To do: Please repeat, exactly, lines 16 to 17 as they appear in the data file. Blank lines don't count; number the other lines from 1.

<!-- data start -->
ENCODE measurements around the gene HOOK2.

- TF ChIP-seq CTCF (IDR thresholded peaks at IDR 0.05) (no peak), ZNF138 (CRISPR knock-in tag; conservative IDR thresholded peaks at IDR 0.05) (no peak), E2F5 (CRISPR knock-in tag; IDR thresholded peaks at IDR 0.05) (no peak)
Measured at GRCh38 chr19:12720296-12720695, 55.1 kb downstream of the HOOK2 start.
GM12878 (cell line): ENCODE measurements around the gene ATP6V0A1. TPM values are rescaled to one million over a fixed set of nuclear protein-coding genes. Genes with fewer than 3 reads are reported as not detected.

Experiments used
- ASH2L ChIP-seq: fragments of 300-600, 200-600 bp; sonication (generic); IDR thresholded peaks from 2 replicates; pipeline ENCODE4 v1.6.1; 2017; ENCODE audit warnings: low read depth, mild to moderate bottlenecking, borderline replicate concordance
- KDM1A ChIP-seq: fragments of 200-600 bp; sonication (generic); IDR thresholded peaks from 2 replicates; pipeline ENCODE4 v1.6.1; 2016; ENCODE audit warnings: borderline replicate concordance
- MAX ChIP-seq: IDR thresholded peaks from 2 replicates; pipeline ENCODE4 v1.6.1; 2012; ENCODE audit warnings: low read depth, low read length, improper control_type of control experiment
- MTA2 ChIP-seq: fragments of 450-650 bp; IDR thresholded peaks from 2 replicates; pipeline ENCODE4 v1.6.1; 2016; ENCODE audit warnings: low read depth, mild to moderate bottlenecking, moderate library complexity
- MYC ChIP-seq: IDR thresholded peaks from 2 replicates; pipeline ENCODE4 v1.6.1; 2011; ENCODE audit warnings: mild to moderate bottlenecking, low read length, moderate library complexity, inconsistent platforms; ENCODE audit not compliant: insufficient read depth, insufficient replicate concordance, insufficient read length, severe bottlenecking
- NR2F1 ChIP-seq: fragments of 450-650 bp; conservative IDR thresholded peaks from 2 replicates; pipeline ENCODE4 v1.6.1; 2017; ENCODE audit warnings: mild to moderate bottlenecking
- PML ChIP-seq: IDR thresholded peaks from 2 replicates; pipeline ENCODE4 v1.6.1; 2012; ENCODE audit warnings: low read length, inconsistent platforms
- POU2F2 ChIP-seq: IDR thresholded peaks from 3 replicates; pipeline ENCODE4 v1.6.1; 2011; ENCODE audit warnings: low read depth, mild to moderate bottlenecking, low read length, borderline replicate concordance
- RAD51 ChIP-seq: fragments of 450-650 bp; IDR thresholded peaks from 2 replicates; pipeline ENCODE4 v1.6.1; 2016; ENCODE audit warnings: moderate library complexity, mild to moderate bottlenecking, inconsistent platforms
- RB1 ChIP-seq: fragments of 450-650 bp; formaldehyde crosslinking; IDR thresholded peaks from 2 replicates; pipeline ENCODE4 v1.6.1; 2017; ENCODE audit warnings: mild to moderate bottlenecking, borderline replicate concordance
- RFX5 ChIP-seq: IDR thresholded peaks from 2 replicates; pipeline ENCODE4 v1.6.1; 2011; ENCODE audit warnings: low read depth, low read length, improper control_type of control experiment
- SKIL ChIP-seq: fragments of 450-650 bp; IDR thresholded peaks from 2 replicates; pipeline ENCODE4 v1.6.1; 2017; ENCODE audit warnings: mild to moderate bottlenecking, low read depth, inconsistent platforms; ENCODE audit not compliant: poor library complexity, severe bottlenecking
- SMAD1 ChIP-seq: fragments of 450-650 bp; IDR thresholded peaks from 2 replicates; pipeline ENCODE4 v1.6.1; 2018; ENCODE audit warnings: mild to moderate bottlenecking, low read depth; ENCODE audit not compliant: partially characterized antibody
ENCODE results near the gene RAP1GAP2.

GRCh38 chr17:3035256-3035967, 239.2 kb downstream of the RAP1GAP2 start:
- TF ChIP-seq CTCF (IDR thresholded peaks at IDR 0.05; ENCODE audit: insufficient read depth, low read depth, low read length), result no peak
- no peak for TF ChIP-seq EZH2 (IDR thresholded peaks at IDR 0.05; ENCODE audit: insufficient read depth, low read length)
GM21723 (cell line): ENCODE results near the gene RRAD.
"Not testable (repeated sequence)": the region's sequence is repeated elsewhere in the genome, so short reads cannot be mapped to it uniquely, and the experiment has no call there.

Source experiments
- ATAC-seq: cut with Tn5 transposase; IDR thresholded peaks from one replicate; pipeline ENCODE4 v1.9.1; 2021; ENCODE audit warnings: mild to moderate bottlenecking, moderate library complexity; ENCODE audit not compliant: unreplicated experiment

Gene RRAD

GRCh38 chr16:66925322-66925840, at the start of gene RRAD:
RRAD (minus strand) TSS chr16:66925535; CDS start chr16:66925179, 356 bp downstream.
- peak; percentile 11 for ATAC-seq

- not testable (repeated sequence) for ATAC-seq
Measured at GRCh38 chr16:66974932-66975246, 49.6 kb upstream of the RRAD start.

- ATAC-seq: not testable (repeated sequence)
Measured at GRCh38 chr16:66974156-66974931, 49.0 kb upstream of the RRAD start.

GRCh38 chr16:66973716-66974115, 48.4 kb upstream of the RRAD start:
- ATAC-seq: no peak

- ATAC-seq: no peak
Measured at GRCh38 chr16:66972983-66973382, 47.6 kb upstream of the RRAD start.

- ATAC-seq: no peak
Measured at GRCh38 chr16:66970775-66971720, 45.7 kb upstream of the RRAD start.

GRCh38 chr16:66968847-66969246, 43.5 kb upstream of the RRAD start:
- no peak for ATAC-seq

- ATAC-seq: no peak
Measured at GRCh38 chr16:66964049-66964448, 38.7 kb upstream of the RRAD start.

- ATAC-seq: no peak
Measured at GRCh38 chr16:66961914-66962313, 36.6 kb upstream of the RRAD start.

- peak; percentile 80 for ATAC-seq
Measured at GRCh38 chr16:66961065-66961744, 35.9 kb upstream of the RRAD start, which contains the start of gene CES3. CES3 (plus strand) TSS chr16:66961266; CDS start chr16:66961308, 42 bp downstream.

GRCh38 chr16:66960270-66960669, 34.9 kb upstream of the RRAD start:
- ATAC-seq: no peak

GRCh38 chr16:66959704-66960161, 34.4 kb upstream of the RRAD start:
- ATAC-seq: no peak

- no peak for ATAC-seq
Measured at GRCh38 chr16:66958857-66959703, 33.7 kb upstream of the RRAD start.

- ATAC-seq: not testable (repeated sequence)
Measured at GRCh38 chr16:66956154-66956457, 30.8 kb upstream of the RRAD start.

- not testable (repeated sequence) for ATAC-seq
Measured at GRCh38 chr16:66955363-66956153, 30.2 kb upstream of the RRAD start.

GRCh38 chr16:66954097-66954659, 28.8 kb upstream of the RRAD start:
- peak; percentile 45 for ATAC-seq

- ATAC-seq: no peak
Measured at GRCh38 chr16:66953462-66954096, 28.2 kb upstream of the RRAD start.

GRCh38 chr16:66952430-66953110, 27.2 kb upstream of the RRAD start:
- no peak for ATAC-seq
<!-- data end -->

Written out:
- RFX5 ChIP-seq: IDR thresholded peaks from 2 replicates; pipeline ENCODE4 v1.6.1; 2011; ENCODE audit warnings: low read depth, low read length, improper control_type of control experiment
- SKIL ChIP-seq: fragments of 450-650 bp; IDR thresholded peaks from 2 replicates; pipeline ENCODE4 v1.6.1; 2017; ENCODE audit warnings: mild to moderate bottlenecking, low read depth, inconsistent platforms; ENCODE audit not compliant: poor library complexity, severe bottlenecking